Sixties History

Next Saturday (3 June) will be a great day.   In the Galleywood Heritage Centre there will be a whole host of exhibitors showing different aspects of Chelmsford’s History, recent history and further back. I can’t really believe people consider the Sixties history – we are all still so young! but there will be The Essex Society for Family History, the Chelmer Canal Trust, the Essex Police Museum, the Western Front Association, and lots of others too. It’s free and there’s a cafe.

At 11.30 and at 1.30 I’ll be talking about my books ‘Beyond the Beehive’ (set in 1965 Chelmsford and coming out in a lovely new edition in the New Year) and reading from my new book set in 1966 – working title ‘The Girl in the Green Mac.’ Come and join in. What were you doing on 30th July 1966 when the World Cup match was being played?  What was your favourite record? Were you a Stones supporter or a Beatles fan?  Do you still have your Sacks and Brendlor Suede coat?

The Heritage Centre is off Margaretting Road, Galleywood Common, Chelmsford CM2 8TR It would be great to see you there.

And to get you into the mood here’s another chance to see the BBC documentary, first broadcast last year, about East Anglia in 1966.  See you on Saturday!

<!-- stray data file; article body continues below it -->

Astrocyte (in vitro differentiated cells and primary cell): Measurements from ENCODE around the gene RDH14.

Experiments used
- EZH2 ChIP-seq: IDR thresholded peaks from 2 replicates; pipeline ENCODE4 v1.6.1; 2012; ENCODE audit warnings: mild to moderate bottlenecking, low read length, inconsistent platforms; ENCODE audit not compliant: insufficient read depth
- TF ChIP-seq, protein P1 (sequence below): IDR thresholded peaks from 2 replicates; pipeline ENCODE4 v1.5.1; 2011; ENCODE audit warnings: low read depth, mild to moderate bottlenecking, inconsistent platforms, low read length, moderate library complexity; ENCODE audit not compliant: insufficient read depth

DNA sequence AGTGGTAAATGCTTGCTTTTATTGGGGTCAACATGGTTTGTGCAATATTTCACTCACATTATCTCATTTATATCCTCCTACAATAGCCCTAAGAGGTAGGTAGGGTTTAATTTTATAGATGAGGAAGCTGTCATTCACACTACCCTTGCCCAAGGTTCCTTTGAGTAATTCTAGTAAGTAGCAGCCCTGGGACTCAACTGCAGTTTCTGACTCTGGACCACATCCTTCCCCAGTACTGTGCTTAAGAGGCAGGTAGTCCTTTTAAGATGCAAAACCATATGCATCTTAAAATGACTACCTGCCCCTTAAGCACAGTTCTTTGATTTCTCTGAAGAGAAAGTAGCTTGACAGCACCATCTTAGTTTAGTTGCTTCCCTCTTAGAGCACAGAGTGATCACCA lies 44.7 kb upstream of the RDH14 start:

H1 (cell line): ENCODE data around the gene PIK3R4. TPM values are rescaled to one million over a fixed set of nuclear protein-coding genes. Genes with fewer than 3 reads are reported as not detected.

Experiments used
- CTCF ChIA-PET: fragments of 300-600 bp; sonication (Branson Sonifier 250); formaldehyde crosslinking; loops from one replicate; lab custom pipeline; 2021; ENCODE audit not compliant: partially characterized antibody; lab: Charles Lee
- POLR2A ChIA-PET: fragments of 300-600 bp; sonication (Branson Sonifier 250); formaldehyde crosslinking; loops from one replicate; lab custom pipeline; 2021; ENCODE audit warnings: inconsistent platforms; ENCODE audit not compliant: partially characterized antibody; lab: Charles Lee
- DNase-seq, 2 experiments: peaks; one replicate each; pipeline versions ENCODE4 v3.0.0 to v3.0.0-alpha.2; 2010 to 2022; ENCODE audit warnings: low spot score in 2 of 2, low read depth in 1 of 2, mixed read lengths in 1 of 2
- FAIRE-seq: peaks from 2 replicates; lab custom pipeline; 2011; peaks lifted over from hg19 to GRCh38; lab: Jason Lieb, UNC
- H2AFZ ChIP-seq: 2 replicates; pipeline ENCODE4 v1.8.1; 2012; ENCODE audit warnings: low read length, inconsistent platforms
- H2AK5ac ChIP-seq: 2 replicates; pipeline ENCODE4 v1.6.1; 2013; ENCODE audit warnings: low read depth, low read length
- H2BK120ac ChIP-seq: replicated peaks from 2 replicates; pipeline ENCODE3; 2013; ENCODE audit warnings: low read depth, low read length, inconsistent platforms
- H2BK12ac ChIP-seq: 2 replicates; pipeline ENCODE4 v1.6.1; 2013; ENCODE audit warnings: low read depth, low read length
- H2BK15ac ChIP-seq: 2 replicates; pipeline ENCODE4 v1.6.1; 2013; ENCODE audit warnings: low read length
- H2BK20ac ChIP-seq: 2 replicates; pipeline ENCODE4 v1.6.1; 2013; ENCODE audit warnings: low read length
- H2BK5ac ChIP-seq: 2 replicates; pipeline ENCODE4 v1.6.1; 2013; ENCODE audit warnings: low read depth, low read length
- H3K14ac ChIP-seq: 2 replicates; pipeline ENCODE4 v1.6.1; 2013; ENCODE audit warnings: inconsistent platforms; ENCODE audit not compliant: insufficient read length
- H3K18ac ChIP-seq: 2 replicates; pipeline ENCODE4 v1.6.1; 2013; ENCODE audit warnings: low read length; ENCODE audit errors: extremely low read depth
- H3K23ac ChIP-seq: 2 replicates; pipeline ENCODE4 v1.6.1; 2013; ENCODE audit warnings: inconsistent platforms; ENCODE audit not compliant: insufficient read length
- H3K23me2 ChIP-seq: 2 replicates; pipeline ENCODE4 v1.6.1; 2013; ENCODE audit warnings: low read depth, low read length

Cilla

I was never a great fan of Cilla, not least because she was so close to the Beatles, which didn’t seem fair.  So I was surprised how shocked I was to hear of her death.  When they listed her hits I realised I knew the words to every song.  When I thought about it, I remembered that she was everywhere – on the radio, TV, on juke-boxes.  And I recalled how we followed her every move, the length of her skirts – short, shorter, the colour of her wedding ring – rose-gold, her empire line dresses, her hair styles – short, smooth, her teeth – uneven, ordinary.

I was reminded of one song that doesn’t seem to have been mentioned much or at all, by a re-tweet from @stanyanfan.  It was one of my favourites.  I’ve Been Wrong Before came out in 1965 when I was falling in and out of love fairly frequently and disastrously – and it spoke to me.

The Election

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‘… The polling station on our estate was made up of tents which were erected for the day, on the waste ground behind the shops. Poll-checking involved jumping out at voters as they entered or left the polling-booths, asking for their voting numbers. If people didn’t have their number with them, we had to ask for their address. We had little yellow pads to write it all on, which was stupid as we were Labour and yellow was a Liberal colour….’  The Election

In 1965 my dad stood for election to Essex County Council.  People who have been following the progress of A Sense of Occasion and  Beyond the Beehive will know that my 1965 diary has provided a lot of the background for my books.

In view of the forthcoming events of this week here is a preview of a chapter in Beyond the BeehiveThe Election is based on the day of that election in 1965.  Read the whole chapter  here and have sympathy for party activists working for the election of their candidate.

And vote!

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